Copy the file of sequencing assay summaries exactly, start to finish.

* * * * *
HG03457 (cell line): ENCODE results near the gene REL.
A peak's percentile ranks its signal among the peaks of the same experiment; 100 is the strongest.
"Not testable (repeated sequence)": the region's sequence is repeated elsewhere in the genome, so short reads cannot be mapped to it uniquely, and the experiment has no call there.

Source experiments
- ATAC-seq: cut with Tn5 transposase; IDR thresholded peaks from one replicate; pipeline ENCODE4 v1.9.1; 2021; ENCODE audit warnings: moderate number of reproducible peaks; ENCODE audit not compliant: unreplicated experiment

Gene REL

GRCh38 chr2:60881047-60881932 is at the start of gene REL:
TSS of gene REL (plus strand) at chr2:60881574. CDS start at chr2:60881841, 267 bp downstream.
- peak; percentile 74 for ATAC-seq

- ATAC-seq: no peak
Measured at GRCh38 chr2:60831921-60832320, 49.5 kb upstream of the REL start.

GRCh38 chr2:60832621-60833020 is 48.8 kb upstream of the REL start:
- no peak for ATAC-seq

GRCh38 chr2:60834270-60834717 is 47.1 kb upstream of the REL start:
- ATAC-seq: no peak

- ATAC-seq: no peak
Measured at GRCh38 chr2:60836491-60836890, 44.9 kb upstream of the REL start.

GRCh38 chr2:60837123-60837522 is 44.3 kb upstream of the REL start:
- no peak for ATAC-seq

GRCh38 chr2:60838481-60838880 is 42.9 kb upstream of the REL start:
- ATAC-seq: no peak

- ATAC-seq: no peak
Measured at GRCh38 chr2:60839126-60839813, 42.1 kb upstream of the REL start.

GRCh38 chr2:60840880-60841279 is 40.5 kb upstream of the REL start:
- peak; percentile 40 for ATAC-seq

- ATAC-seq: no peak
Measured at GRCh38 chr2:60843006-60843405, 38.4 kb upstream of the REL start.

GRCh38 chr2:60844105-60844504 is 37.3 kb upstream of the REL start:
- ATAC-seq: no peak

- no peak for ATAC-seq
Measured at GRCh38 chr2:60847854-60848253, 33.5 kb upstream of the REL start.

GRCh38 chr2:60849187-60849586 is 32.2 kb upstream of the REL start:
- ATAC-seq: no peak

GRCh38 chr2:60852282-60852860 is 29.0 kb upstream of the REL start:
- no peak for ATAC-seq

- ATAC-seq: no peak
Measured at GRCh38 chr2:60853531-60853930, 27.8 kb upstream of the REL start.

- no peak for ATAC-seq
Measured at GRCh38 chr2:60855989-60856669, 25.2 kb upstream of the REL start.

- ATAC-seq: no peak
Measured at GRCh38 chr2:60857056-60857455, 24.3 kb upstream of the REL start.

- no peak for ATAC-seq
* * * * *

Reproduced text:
HG03457 (cell line): ENCODE results near the gene REL.
A peak's percentile ranks its signal among the peaks of the same experiment; 100 is the strongest.
"Not testable (repeated sequence)": the region's sequence is repeated elsewhere in the genome, so short reads cannot be mapped to it uniquely, and the experiment has no call there.

Source experiments
- ATAC-seq: cut with Tn5 transposase; IDR thresholded peaks from one replicate; pipeline ENCODE4 v1.9.1; 2021; ENCODE audit warnings: moderate number of reproducible peaks; ENCODE audit not compliant: unreplicated experiment

Gene REL

GRCh38 chr2:60881047-60881932 is at the start of gene REL:
TSS of gene REL (plus strand) at chr2:60881574. CDS start at chr2:60881841, 267 bp downstream.
- peak; percentile 74 for ATAC-seq

- ATAC-seq: no peak
Measured at GRCh38 chr2:60831921-60832320, 49.5 kb upstream of the REL start.

GRCh38 chr2:60832621-60833020 is 48.8 kb upstream of the REL start:
- no peak for ATAC-seq

GRCh38 chr2:60834270-60834717 is 47.1 kb upstream of the REL start:
- ATAC-seq: no peak

- ATAC-seq: no peak
Measured at GRCh38 chr2:60836491-60836890, 44.9 kb upstream of the REL start.

GRCh38 chr2:60837123-60837522 is 44.3 kb upstream of the REL start:
- no peak for ATAC-seq

GRCh38 chr2:60838481-60838880 is 42.9 kb upstream of the REL start:
- ATAC-seq: no peak

- ATAC-seq: no peak
Measured at GRCh38 chr2:60839126-60839813, 42.1 kb upstream of the REL start.

GRCh38 chr2:60840880-60841279 is 40.5 kb upstream of the REL start:
- peak; percentile 40 for ATAC-seq

- ATAC-seq: no peak
Measured at GRCh38 chr2:60843006-60843405, 38.4 kb upstream of the REL start.

GRCh38 chr2:60844105-60844504 is 37.3 kb upstream of the REL start:
- ATAC-seq: no peak

- no peak for ATAC-seq
Measured at GRCh38 chr2:60847854-60848253, 33.5 kb upstream of the REL start.

GRCh38 chr2:60849187-60849586 is 32.2 kb upstream of the REL start:
- ATAC-seq: no peak

GRCh38 chr2:60852282-60852860 is 29.0 kb upstream of the REL start:
- no peak for ATAC-seq

- ATAC-seq: no peak
Measured at GRCh38 chr2:60853531-60853930, 27.8 kb upstream of the REL start.

- no peak for ATAC-seq
Measured at GRCh38 chr2:60855989-60856669, 25.2 kb upstream of the REL start.

- ATAC-seq: no peak
Measured at GRCh38 chr2:60857056-60857455, 24.3 kb upstream of the REL start.

- no peak for ATAC-seq